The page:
As an SME, there is no point in your business putting hands in cookie jars that will not generate ROI. You do not have the luxury of time and resources that the more prominent brands do. If it doesn't contribute to short-term growth, while setting a template for long-term expansions, we don't recommend it. On that basis, how does thought leadership compare?
35% of all decision-makers concede that they spend at least an hour (and up to three hours) consuming thought leadership content daily. This takes up vital hours from their day, and we are sure they won't give it up willingly for mediocre content.
The internet is awash with content, and the information overload problem is growing. Helping these decision-makers combat that problem gives them something worth their time to keep coming back for more. With effective thought leadership content and campaigns, you establish yourself as a go-to resource for these decision-makers to spend their hours better.
Buying is an emotional decision that has logical sides to it, too. The logical aspect boils down to filtering out many options until you find which one works best for you. Thought leadership gets you a foot in the door here.
Up to 55% of decision-makers claim to use thought leadership content in their vetting process. Even if your business is doing fine, you could still always lose profitable business to competition with better thought leadership.
This is one situation where you cannot afford to sit on the fence either. With poor thought leadership, you are most definitely going to lose profitable business to other brands. You can choose to avoid lousy thought leadership by not doing it at all. Unfortunately, you would still be losing business to brand with good thought leadership.
Do you know how hard it can be to generate B2B leads? Have you taken the time to study the rigorous process to get your target audience's contact information in the B2B market?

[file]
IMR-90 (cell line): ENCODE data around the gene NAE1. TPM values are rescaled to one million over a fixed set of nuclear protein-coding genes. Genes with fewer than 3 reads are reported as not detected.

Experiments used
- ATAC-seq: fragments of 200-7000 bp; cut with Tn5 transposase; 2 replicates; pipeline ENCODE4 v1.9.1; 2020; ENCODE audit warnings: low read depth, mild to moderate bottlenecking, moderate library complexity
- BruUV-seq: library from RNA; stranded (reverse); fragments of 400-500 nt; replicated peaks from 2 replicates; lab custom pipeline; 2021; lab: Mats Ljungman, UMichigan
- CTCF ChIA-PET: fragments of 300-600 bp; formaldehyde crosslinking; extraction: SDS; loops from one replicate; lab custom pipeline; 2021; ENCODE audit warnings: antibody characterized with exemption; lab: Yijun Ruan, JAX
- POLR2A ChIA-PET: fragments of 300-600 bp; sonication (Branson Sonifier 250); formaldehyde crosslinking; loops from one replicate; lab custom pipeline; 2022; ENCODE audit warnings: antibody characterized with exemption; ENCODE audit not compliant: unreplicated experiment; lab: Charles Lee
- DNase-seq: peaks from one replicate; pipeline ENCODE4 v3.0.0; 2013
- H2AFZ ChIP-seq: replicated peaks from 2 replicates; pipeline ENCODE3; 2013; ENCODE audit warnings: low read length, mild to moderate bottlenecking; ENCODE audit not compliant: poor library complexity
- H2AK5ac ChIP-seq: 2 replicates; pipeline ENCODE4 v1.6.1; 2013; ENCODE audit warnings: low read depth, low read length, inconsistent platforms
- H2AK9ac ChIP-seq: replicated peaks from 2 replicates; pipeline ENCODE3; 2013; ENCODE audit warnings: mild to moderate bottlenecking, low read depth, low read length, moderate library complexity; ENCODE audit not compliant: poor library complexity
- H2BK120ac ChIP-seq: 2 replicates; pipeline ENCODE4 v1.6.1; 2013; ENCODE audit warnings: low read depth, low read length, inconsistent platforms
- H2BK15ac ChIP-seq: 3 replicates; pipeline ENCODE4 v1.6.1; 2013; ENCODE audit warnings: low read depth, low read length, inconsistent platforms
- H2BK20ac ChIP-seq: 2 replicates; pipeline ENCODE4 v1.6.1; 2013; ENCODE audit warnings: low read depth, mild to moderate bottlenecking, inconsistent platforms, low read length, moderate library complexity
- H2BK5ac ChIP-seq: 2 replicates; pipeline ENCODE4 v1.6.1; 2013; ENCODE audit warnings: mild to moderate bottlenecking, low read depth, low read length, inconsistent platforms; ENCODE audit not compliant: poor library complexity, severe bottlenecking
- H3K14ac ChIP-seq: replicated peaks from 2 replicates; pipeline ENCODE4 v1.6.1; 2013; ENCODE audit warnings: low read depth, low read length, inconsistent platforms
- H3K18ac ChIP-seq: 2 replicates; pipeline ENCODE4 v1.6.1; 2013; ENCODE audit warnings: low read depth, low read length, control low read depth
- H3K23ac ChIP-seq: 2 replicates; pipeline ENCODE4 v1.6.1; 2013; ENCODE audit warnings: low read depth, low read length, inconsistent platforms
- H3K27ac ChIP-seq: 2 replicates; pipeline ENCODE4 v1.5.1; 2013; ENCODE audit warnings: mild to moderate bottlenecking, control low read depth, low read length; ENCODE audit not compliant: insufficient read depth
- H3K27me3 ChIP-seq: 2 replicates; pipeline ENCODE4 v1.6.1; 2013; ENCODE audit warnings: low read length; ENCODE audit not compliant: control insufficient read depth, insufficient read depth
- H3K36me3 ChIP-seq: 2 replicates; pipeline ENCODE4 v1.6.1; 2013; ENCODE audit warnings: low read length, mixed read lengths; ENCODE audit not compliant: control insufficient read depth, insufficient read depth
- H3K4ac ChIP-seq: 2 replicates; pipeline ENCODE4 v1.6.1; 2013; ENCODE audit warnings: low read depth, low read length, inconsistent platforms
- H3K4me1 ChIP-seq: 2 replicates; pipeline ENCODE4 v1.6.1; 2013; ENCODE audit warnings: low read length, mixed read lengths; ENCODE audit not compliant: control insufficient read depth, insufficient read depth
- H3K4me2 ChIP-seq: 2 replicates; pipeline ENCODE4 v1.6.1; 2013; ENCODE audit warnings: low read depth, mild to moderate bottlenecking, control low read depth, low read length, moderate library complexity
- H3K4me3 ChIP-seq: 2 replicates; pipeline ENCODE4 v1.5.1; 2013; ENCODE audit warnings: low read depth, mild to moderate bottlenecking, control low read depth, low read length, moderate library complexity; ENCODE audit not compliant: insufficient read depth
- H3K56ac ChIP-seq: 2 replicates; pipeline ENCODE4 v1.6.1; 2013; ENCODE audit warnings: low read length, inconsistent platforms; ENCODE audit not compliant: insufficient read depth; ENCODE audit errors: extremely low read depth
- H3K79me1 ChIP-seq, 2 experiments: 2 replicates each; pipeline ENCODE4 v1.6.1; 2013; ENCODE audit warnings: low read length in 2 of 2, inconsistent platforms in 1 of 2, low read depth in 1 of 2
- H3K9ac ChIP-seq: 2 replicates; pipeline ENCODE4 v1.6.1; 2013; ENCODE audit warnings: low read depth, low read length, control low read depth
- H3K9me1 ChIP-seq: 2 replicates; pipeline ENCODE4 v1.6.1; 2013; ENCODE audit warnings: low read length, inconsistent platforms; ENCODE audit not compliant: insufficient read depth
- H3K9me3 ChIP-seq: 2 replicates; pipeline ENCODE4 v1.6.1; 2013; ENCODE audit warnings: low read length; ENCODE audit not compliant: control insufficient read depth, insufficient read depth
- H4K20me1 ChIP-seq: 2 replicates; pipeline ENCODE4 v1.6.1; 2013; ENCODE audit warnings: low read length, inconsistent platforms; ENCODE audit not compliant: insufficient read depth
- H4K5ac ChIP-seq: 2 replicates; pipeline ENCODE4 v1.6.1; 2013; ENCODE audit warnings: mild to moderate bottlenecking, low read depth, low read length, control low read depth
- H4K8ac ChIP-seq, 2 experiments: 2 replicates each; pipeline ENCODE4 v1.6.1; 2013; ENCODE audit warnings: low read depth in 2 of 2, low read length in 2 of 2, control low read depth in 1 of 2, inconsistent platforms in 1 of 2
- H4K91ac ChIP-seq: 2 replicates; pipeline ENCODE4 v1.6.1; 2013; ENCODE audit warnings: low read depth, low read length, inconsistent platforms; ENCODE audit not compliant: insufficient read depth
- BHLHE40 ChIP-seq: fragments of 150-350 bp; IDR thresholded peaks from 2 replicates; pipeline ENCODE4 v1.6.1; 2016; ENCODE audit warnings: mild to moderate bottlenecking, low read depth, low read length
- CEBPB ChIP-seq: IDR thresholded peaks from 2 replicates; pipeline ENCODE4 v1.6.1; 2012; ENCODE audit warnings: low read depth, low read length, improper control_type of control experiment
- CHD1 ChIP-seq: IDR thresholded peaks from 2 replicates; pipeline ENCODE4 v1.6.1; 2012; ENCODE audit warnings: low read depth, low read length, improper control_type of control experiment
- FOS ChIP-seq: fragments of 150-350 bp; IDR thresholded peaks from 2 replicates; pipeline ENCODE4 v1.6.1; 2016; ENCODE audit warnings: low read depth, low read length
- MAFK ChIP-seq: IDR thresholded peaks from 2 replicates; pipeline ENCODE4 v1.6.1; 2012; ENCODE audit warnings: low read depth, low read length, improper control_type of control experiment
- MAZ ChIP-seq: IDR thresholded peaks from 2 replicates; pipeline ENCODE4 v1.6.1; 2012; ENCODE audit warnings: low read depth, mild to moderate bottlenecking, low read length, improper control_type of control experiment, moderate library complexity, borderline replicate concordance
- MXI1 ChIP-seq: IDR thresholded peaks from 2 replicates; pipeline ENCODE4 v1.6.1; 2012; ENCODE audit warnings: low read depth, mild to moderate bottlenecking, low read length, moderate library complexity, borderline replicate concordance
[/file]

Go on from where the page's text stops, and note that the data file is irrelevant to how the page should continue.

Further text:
When you therefore find something that promises to make 47% of C-suite executives willingly share their contact information with you, it’s worth pursuing. That something is thought leadership. The flipside to this, though, is that the thought leadership has to be good quality work. This encourages C-suite players to want to know more about you and learn more industry insights and expertise from you. We don’t know about you, but that sounds like the beginning of a beneficial business arrangement.
Thought leaders are not scared to place a premium on the products and services that they offer. They have shown their workings time and again, so they know their clients are getting value from every financial commitment they make. It is one thing to place a premium on your offerings – and another thing for your clients to be willing to pay that premium. This is where the disconnect happens in most market scenarios. That is one go-to-market strategy discussion for another day, but bear it in mind as part of your thought leadership strategy.